The Pre-Zionist Congress That Started It All
Five questions for Alina Marincean
In August 1897, the First Zionist Congress took place in Basel under the stewardship of Theodor Herzl, the writer and political activist, who proposed the erection of a Jewish State. But was Herzl’s First Zionist Congress really the very first? At a dinner at the conference of the Association of European Jewish Museums (AEJM) in Frankfurt in 2022, Alina Marincean, curator at the Elie Wiesel Maramures Museum in Romania, offered insights into an almost forgotten pre-Zionist Congress which started it all.
Naomi Lubrich: This year, we are celebrating the 125th anniversary of the First Zionist Congress in 1897. But some argue that Theodor Herzl’s Basel Congress wasn’t the very first. Which conference came before?
Alina Marincean: On December 30 and 31, 1881, the Jewish community leaders from Romania held what is today known as The Zionist Congress in Focșani or The Big Congress in Focșani. At a time of growing anti-Semitism in large parts of Europe, the conference proposed a new solution to anti-Jewish sentiment, namely to move to Palestine and establish agrarian colonies there.
NL: Who organized the Congress? And who participated in it?
AM: The Congress brought together 56 delegates from 29 regions, representing 50 organizations and 70 000 Zionist activists, many of whom showed interest in migrating to Palestine. It was presided over by Samuel Pineles, the son of the Talmudist Hers Mendel Pineles.
NL: The term «Big Congress in Focșani» eschews the word Zionism? Why?
AM: The term «Zionist» for the Big Congress is disputed. Though the event in Focșani was fundamental to the burgeoning Zionist movement – it looked sceptically at attempts to assimilate in an increasingly hostile European environment and cemented the idea of moving to Palestine and establishing agrarian communities there – it did not go so far as to call for a political solution, meaning the erection of a state. That was Herzl’s contribution sixteen years later. For this reason, some historians prefer to call the Congress «pre-Zionist.»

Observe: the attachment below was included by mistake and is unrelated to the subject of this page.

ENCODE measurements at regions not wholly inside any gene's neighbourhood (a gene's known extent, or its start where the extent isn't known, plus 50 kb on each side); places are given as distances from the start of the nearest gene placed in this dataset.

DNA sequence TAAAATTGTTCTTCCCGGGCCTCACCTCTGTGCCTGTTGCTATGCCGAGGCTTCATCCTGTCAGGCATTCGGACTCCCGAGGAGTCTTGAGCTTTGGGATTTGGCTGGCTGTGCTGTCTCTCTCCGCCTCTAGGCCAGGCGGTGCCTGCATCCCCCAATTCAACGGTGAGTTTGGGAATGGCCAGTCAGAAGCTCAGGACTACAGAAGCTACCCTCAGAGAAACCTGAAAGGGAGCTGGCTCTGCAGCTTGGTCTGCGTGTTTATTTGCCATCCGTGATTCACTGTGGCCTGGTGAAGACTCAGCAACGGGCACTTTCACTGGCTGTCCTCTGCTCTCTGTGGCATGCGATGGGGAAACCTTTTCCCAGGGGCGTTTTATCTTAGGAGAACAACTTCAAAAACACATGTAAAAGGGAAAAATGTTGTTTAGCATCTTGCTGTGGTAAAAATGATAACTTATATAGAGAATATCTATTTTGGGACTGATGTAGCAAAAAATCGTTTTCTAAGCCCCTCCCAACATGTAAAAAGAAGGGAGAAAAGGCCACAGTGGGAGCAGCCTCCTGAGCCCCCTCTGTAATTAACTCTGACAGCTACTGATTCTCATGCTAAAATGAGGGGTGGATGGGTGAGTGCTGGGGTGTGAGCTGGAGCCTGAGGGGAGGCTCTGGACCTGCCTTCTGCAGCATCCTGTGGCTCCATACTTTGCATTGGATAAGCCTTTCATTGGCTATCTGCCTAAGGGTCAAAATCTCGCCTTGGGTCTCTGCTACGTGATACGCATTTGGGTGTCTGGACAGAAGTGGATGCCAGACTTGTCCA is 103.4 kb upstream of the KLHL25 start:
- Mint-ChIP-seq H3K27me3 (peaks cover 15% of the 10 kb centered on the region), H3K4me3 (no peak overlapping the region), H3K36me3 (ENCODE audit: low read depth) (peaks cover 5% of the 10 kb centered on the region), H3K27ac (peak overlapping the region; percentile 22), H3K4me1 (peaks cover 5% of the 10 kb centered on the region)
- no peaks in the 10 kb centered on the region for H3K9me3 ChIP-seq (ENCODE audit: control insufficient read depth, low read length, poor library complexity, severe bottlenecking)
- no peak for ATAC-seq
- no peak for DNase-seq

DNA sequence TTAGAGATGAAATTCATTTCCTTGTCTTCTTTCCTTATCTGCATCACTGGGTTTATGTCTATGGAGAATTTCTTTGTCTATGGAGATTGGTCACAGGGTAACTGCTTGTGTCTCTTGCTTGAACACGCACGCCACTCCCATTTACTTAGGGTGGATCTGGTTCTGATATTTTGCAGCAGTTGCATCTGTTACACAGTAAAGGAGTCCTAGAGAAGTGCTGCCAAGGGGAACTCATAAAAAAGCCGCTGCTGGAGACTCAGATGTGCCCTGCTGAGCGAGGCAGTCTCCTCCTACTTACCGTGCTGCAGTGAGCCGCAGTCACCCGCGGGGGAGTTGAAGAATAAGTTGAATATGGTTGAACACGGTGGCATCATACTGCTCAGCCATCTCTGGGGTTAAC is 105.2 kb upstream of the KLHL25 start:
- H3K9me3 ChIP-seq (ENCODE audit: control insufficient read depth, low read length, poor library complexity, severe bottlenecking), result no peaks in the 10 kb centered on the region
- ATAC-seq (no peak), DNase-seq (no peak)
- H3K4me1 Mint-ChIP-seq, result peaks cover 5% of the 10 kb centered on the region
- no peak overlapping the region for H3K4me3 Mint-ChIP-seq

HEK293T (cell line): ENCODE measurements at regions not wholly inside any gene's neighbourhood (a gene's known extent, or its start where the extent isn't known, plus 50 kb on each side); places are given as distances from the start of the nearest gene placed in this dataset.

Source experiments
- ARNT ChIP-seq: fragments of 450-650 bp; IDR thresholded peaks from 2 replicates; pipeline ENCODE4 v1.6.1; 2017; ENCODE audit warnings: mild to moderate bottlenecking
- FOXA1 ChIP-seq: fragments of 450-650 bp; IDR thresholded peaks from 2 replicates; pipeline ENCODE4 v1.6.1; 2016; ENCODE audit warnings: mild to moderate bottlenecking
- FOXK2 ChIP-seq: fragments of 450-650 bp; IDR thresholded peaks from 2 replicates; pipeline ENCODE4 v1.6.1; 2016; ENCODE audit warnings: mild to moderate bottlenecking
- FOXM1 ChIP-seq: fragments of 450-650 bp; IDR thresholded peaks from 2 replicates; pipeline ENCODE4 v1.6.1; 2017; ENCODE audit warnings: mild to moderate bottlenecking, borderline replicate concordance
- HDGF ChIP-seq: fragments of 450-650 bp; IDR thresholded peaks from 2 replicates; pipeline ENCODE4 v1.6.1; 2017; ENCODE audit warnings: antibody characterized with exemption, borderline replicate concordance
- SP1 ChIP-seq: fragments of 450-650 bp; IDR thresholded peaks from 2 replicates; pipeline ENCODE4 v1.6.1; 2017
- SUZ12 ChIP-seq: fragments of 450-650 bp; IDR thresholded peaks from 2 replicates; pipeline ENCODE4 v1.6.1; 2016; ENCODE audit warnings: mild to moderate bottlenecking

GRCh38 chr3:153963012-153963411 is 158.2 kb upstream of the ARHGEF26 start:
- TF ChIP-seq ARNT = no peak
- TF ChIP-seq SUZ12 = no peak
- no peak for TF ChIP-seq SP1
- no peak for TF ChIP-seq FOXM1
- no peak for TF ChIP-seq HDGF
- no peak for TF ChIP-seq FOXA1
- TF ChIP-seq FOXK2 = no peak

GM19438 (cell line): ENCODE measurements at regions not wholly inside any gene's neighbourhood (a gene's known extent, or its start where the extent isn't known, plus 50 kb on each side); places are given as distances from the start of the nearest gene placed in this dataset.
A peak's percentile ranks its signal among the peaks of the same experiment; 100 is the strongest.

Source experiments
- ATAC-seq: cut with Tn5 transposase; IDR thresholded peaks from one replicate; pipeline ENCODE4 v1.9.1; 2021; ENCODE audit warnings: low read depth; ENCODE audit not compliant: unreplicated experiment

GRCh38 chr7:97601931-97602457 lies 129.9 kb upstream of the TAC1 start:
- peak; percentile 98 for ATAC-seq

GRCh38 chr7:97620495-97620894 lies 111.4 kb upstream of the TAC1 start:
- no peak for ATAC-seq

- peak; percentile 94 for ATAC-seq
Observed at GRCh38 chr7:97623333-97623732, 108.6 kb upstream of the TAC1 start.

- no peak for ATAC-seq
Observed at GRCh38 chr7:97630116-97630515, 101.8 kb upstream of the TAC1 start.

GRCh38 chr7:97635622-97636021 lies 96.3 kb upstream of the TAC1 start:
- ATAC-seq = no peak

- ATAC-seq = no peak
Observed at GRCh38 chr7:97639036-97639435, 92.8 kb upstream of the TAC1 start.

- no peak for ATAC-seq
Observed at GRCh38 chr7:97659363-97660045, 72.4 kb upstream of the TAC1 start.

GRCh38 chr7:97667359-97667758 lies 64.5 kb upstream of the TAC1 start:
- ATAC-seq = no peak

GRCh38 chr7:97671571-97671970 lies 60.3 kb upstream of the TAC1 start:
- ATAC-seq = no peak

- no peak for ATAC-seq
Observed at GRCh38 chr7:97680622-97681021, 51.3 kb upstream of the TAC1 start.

NL: Did the Congress in Focșani actually inspire migration to Palestine?
AM: The Congress was a success nationally and internationally. Historians credit it with initiating discussions all over Europe and immediate action in Romania. Emigration began in 1882. A ship called «Tethis» left for Palestine with 228 Jews, mostly from Moinesti, who became the first settlers of two communities that still exist in Israel today: Rosh Pina and Zichron Yacov. The Focșani Congress had a clear agenda and a realistic implementation, despite its meagre financial means and the difficult journey to be made. The pre-Zionists were poor, but they were also highly motivated. They inspired others to follow their lead. They were the first pioneers of the State of Israel.
NL: Looking back at the Big Congress today: Who remembers it in Romania, and who in Israel? Has it been unfairly forgotten?
AM: Altogether the interest in Romanian Jewry is unduly small, considering the size of the community, which was the third largest in Europe, after Russia and Poland. Today, it is mainly the Romanian Jewish communities along with specialists and scholars who remember the Big Congress in Focșani, and they organize events to celebrate it. Internationally, the Congress is known even less. That doesn’t do it justice, considering what an important event it was and how strongly it reflects on the lives and souls of Jews in Eastern European communities, and on their immense efforts and creative energy to establish new, independent Jewish lives.
NL: Alina, let’s change that, here and now: Thank you very much for remembering the Focsani Congress on the Jewish Museum of Switzerland’s blog.
verfasst am 10.08.2022
Photos: JMS 1808, Panorama Foto Jerusalem, 1886.